QUESTION: For a material not listed in Table 5.2, having Y = 30,000psi and T = 55,000psi, which is the allowable stress for the hydrostatic condition?

ANSWER: The lesser of 3/4*30,000 = 22,500psi  or 3/7*55,000 = 23,570psi, then choose 22,500psi


Calculation of minimum thicknesses for design and hydrostatic conditions in reconstructed tanks follow the same rules for new tanks. Let´s see a summary.

  • Joint efficiency E is 1, as in new tanks. That´s why the E variable won´t show up in the formulas. Hey, note that this is for tanks that have been completely cutted apart.
  • Values for Sd and St are the same as in new tanks. This has to do with the fact that a new and a reconstructed tank haven´t  been subjected to an hydrostatic and hasn´t proved itself against operational conditions. Values of Sd and St for new and reconstructed are LOWER than for existing tanks, for the same reason.
  • Compare API 653 8.4.2 to API 650 and API 653 8.4.3 to API 650 The values of the fractions for Sd an St are the same.
  • The values of Sd and St for a reconstructed tank are the same for all shell courses, as opposed to API 653, in which this values vary according to shell height for existing tanks. (See table 4.1 of API 653)

The formulas for thickness calculation for reconstructed tanks are found in 5.6.3 of API 650. That will be the subject of my next post.


The formulas and tables to use in reconstructed tanks are found in API 650, as they are treated as new tanks.

Thanks a lot for your attention, and see you next time


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By Carlos Molina

Hi. This is a short post, written to teach you how to calculate the number of points for settlement measurement around a tank. If you want to become a certified API 653 inspector, this is what the body of knowledge for the 2015 API 653 certification exam asks from you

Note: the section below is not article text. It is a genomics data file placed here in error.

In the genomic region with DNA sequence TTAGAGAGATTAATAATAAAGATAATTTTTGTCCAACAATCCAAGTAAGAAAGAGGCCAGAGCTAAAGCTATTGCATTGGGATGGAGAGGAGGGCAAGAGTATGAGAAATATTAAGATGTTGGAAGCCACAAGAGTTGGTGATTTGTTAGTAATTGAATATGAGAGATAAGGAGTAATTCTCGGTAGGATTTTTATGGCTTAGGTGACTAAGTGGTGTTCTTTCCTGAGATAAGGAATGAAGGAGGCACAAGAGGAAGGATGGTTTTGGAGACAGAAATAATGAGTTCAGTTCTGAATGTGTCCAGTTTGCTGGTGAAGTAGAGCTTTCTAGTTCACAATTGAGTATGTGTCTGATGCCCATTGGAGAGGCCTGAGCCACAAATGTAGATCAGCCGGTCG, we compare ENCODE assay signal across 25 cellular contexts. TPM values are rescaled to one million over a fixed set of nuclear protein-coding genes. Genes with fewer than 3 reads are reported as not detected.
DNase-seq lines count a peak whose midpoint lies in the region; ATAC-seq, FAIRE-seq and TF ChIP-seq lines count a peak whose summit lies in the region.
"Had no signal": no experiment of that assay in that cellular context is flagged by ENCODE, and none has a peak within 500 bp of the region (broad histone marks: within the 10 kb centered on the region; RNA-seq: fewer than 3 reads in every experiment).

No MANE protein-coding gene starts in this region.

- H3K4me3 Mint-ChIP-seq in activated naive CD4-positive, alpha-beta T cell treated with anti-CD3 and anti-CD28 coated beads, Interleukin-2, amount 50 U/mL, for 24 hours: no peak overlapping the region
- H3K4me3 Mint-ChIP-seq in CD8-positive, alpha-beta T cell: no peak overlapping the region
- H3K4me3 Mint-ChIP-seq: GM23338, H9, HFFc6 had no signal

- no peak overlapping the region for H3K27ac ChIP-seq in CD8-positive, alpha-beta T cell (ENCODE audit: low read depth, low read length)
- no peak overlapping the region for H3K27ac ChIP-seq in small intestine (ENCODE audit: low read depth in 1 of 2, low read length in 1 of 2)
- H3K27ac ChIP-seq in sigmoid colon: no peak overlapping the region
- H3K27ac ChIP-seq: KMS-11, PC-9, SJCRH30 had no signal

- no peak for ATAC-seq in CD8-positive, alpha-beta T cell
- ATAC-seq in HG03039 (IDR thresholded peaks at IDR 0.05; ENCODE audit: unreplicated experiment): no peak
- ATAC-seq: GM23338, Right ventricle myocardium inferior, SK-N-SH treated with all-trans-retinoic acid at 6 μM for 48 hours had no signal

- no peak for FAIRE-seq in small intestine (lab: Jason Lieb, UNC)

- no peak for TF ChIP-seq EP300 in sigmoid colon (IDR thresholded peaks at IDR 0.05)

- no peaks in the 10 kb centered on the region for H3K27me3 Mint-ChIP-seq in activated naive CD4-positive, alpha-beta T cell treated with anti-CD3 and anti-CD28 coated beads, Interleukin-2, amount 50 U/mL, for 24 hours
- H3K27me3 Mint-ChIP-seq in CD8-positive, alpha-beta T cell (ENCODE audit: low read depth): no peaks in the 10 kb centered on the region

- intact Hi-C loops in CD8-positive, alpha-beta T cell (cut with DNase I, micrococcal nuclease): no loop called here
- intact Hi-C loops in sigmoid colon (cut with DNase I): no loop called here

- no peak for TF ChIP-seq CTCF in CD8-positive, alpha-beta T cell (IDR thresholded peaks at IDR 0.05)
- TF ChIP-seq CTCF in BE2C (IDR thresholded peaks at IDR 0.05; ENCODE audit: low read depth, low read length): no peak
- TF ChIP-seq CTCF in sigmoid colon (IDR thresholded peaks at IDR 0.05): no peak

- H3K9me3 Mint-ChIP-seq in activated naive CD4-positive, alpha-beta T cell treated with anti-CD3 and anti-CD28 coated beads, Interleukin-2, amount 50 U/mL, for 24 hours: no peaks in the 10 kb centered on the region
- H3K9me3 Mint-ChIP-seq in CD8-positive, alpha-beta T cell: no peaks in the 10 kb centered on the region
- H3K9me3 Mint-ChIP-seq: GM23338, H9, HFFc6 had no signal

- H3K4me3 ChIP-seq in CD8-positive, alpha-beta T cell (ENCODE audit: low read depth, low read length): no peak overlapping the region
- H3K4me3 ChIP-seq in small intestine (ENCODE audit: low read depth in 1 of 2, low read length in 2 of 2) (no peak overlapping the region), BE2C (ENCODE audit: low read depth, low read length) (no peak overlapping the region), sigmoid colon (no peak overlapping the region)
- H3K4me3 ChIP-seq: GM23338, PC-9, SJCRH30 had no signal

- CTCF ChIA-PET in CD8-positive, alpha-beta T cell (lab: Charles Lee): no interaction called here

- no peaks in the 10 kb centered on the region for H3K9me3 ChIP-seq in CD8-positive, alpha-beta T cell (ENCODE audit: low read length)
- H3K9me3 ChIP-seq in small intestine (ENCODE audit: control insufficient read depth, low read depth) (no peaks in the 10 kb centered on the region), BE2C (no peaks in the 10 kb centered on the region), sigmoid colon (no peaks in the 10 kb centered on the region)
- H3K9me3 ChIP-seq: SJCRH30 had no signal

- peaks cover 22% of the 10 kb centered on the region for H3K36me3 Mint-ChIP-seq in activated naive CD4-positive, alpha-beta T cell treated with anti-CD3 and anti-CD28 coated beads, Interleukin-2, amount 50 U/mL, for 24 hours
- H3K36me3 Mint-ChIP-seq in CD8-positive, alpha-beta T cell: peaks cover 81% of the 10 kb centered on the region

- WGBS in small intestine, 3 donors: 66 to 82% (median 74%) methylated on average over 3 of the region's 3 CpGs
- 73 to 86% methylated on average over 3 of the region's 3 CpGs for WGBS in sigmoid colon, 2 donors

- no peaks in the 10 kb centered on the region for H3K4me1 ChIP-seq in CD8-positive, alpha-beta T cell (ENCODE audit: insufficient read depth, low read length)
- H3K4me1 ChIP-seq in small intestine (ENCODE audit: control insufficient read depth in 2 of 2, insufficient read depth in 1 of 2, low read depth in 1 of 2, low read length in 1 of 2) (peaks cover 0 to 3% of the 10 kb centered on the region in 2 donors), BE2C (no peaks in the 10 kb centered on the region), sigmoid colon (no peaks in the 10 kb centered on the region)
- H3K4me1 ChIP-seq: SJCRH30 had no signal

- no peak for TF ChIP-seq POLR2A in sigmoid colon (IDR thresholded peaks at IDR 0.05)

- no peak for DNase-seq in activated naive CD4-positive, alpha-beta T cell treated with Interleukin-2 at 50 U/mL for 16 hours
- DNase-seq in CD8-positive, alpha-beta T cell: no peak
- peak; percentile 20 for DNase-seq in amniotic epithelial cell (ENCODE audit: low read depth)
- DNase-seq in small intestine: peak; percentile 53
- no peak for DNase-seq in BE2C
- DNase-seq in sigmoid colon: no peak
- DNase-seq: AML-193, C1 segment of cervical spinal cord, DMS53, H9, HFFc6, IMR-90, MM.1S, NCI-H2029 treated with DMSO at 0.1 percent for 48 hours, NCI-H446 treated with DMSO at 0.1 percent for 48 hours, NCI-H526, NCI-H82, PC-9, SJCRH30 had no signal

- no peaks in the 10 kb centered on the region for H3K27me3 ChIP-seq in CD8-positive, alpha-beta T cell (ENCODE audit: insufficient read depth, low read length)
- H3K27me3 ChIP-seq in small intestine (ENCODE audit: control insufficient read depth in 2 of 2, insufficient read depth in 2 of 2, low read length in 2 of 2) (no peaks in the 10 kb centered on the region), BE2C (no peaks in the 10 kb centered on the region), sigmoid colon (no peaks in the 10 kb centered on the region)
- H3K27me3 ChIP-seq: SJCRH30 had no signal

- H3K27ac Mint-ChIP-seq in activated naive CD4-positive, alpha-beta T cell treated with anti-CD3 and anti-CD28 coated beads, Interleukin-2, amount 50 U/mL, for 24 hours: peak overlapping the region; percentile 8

The inspector should be able to calculate the number of survey points for determining tank settlement.

At least one question on this matter will show up in the exam. And it is such an easy thing….


In a tank, the number of settlement points around the periphery for external settlement  measurement is given by the following formula

Number of settlement points


N is the minimum required number of settlement measurement points.

D is the tank diameter, in feet (ft).

And the following rules should apply:

1) The maximum spacing between settlement measurement points shall be 32 ft.

2) No less than eight measurement points

Before any hidrostatic test, elevation measurements should be taken inside the tank, as stated in of API 650

Internal bottom elevation measurements shall be made before and after hydrostatic testing. Measurements shall be made at maximum intervals of 3 m (10 ft) measured on diametrical lines across the tank. The diametrical lines shall be spaced at equal angles, with a maximum separation measured at the tank circumference of 10 m (32 ft). A minimum of four diametrical lines shall be used.